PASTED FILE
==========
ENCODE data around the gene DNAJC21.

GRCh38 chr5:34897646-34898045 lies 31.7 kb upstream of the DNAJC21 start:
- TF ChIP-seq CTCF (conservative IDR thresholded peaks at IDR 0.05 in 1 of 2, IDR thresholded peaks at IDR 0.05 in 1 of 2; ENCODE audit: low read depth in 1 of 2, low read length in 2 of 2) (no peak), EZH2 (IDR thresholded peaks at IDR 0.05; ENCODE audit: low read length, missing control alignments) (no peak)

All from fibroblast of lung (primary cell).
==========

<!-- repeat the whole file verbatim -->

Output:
ENCODE data around the gene DNAJC21.

GRCh38 chr5:34897646-34898045 lies 31.7 kb upstream of the DNAJC21 start:
- TF ChIP-seq CTCF (conservative IDR thresholded peaks at IDR 0.05 in 1 of 2, IDR thresholded peaks at IDR 0.05 in 1 of 2; ENCODE audit: low read depth in 1 of 2, low read length in 2 of 2) (no peak), EZH2 (IDR thresholded peaks at IDR 0.05; ENCODE audit: low read length, missing control alignments) (no peak)

All from fibroblast of lung (primary cell).